An additional 300 employees could bring employment at Stoughton Trailers to near record levels. In 2005, there were about 1,600 employees but during the Great Recession, its employee base dipped to just 250 people in 2009. It rebounded to 650 in 2011.

Stoughton Trailers

Mark McCoy runs a weld on a chassis at Stoughton Trailers in Evansville. The company is training welders who start at $20 an hour.

Favorable ruling

Stoughton Trailers was producing thousands of intermodal chassis annually at its Evansville plant until 2005. That’s when Chinese manufacturers intensified the dumping of chassis and “single-handedly took the market,” Wahlin said. But when it became clear late last year that a favorable ruling for U.S. manufacturers was imminent, Stoughton Trailers received a large order and began preparing for more.

“This is an enormous victory for Stoughton Trailers, the Evansville community, and other U.S. chassis manufacturers,” Wahlin said of the tariff decision. “We’ve been fighting to win that (business) back. It gives us the help we need to bring chassis production and thousands of jobs back to the U.S.”

Stoughton Trailers

Completed chassis that are used to haul intermodal shipping containers wait in a staging area at Stoughton Trailers in Evansville. The plant has about 60 workers but that number could grow by 300 over the next year.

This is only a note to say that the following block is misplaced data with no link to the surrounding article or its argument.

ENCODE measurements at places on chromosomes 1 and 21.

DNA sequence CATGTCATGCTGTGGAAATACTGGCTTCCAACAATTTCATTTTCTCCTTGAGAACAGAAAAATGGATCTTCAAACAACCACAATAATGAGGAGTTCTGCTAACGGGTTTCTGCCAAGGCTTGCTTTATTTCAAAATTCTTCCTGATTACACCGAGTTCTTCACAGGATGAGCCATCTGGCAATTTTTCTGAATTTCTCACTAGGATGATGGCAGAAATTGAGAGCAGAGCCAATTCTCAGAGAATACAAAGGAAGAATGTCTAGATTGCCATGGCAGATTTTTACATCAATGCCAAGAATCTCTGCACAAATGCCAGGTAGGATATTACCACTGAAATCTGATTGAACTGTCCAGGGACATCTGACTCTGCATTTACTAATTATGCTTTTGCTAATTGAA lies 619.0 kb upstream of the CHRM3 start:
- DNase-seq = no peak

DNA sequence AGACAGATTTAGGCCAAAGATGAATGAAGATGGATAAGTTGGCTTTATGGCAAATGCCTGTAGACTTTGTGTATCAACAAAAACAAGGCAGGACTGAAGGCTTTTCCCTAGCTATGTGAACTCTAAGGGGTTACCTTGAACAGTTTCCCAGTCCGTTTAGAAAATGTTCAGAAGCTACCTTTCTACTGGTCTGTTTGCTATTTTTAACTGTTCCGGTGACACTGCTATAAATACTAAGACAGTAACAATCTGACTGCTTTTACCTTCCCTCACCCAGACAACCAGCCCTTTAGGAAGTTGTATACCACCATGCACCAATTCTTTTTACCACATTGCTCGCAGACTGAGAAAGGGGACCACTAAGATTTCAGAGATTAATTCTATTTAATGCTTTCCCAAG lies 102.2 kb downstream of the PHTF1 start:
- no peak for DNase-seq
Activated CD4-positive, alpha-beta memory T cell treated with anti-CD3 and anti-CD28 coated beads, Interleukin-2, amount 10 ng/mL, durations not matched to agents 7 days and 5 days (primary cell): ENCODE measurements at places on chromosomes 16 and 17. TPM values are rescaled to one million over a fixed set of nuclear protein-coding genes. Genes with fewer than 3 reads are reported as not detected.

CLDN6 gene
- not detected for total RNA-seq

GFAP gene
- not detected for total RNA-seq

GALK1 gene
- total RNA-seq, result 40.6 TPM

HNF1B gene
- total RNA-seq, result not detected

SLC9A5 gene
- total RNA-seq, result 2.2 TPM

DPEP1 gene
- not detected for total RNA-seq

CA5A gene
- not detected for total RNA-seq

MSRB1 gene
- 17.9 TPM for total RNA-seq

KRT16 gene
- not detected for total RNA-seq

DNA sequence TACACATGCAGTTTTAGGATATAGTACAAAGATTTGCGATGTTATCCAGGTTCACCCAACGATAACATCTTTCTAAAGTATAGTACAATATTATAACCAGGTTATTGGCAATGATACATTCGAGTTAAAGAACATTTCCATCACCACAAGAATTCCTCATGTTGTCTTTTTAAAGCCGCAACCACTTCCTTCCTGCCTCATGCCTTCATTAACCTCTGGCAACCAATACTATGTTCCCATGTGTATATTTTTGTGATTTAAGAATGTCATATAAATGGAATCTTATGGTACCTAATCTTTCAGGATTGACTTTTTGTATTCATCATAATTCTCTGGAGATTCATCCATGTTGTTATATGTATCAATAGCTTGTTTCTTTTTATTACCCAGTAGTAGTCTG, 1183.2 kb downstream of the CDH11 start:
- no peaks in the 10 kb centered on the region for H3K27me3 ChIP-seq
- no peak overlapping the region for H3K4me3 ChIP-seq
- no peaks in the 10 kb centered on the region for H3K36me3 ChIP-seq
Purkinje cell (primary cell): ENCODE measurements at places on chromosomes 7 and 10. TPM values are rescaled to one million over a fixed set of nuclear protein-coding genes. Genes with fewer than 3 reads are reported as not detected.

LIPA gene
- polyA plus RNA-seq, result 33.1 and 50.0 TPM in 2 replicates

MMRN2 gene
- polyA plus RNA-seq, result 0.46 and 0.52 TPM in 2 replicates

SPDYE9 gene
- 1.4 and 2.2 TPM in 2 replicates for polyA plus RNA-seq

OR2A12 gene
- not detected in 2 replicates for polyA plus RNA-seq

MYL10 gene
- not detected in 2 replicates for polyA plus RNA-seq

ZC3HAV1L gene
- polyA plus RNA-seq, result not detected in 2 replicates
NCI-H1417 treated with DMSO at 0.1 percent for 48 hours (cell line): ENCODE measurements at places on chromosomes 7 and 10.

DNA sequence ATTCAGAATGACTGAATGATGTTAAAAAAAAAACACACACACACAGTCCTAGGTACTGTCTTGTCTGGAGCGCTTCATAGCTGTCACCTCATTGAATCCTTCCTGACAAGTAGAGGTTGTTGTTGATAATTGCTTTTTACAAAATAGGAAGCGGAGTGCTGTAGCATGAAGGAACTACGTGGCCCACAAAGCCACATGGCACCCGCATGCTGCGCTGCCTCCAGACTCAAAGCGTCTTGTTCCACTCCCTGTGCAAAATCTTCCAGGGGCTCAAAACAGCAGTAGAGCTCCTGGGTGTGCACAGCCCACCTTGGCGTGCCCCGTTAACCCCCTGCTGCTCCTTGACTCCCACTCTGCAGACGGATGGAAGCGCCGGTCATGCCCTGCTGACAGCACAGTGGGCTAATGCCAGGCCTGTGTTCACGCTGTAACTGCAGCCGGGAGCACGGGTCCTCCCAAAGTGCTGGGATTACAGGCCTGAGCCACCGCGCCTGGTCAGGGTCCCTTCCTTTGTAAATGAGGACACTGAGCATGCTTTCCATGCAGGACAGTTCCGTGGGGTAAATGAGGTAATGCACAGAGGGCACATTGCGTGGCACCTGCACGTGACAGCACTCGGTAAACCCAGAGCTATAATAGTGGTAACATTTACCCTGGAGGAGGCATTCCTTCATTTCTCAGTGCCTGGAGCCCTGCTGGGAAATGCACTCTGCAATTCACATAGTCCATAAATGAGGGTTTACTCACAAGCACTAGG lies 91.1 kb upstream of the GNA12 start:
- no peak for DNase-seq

But for those that buy the chassis, the tariffs could mean being forced to purchase higher-priced chassis from China until U.S. manufacturers can meet the demand. Sean McNally of the American Trucking Associations, which includes the Intermodal Motor Carriers Conference, told Heavy Duty Trucking, an industry publication, that the ruling is “concerning” and could have a “negative impact on the availability and supply of chassis.”

However, the tariffs are also designed to protect American jobs and prevent Chinese manufacturers from selling chassis for less than the cost of the steel in the frame alone. Those moves forced Stoughton Trailers to close its Evansville facility for several years until it began to build other products at the facility.

“Longer term (our customers are) very supportive of rebuilding the U.S chassis manufacturing industry and having that resource right here at home,” Wahlin said. “But our industry is going to have to build up to that point. So there’s stress on getting those lines ramped up sooner rather than later. And that’s why we have such an aggressive target for next year.”

Editor's note: This story was corrected to reflect that Don Wahlin is alive.